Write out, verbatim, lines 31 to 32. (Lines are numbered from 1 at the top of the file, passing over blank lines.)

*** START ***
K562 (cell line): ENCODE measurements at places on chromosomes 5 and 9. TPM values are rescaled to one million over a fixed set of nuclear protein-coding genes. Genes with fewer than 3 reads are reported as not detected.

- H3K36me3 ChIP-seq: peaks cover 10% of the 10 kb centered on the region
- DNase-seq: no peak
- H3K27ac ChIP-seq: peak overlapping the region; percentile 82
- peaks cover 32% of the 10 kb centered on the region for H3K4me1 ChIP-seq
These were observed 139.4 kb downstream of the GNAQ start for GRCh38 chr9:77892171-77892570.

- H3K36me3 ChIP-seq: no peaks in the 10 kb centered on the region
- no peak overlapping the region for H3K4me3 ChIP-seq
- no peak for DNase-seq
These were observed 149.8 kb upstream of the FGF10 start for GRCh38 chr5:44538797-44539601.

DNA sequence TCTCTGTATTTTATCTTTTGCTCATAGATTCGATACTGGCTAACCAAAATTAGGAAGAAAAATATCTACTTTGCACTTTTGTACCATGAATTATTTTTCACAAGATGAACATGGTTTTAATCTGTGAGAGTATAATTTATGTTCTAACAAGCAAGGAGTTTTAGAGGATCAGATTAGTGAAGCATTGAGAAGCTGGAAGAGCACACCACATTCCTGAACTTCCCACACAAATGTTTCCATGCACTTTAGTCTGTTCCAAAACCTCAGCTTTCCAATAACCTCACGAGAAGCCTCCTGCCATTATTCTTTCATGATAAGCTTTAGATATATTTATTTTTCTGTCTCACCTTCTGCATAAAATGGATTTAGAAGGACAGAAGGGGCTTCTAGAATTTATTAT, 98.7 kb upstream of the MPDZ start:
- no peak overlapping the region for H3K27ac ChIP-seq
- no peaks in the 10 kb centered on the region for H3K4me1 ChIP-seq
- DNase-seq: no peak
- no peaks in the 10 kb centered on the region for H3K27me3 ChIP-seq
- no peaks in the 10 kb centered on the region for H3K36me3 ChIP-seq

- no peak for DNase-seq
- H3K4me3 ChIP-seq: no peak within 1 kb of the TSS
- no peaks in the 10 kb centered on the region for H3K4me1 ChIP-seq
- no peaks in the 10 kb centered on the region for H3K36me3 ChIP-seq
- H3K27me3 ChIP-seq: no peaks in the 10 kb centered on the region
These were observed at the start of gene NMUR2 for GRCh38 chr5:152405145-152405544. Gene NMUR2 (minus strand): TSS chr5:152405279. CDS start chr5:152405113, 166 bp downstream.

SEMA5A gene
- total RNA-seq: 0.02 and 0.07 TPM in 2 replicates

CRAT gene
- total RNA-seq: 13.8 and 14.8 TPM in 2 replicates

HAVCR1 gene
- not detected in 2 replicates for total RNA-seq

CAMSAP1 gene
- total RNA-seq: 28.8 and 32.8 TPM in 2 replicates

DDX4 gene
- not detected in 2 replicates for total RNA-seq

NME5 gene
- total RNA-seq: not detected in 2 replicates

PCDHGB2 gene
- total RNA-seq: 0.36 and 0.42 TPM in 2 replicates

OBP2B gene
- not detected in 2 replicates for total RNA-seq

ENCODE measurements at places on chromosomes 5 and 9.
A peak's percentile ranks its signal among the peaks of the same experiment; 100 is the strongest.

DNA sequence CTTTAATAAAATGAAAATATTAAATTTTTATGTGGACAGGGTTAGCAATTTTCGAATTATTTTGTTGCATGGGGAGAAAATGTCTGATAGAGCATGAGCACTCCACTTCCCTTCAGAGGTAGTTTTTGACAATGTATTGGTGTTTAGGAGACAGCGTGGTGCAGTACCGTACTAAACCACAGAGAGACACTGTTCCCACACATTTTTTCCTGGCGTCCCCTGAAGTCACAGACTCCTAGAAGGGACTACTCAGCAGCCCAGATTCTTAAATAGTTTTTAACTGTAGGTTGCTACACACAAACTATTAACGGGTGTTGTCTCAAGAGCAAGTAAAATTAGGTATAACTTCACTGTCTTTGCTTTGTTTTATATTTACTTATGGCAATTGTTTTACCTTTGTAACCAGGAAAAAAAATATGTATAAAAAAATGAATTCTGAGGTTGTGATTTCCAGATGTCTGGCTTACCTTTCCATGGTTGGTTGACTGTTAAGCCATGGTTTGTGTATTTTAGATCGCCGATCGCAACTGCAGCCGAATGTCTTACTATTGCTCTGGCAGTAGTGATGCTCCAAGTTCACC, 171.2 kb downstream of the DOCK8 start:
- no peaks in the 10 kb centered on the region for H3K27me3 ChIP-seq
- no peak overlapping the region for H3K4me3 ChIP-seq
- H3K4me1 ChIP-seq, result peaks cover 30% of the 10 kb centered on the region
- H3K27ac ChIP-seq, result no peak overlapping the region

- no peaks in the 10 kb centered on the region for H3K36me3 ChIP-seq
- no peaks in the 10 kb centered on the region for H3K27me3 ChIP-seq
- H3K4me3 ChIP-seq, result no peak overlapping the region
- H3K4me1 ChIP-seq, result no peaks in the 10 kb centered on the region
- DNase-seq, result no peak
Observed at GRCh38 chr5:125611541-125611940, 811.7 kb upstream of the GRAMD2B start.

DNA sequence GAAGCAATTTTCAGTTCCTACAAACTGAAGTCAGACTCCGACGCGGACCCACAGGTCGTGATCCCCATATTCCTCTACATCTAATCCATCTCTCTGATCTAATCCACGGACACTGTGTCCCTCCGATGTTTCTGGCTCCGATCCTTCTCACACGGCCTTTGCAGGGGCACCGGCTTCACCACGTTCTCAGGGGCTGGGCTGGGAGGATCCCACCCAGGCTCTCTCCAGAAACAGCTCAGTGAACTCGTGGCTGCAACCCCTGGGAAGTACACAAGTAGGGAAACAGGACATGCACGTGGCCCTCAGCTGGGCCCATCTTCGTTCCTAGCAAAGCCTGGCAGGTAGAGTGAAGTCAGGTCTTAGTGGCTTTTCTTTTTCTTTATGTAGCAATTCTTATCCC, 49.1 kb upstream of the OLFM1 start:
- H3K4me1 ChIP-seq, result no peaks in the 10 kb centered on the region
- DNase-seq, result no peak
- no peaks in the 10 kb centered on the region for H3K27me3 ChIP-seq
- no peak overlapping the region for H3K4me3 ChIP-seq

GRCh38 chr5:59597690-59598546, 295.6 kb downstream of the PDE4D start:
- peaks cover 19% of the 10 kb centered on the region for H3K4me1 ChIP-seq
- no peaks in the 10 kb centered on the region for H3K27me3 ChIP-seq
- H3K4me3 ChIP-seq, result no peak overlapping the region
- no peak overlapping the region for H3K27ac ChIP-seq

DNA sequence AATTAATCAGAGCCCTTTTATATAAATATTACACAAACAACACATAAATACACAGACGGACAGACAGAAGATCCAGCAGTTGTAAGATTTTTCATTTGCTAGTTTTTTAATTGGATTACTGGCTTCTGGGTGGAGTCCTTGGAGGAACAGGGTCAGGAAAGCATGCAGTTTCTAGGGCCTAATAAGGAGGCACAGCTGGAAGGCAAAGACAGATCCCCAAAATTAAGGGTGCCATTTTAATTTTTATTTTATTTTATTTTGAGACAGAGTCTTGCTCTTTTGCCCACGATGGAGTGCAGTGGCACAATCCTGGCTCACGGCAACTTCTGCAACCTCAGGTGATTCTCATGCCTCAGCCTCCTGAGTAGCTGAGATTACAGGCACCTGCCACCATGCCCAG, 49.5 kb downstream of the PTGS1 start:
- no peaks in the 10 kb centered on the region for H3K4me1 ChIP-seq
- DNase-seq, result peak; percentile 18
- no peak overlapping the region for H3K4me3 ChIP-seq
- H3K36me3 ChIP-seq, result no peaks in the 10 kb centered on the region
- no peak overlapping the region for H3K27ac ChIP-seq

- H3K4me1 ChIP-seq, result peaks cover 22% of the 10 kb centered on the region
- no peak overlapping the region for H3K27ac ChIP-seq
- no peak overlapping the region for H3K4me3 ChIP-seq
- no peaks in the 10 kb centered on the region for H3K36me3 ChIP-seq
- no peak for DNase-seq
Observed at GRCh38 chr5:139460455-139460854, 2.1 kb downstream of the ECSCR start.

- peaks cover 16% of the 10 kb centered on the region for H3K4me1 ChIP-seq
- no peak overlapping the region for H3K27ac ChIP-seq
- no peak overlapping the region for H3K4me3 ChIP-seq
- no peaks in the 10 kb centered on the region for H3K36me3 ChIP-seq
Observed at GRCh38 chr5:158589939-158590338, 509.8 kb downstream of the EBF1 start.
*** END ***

DDX4 gene
- not detected in 2 replicates for total RNA-seq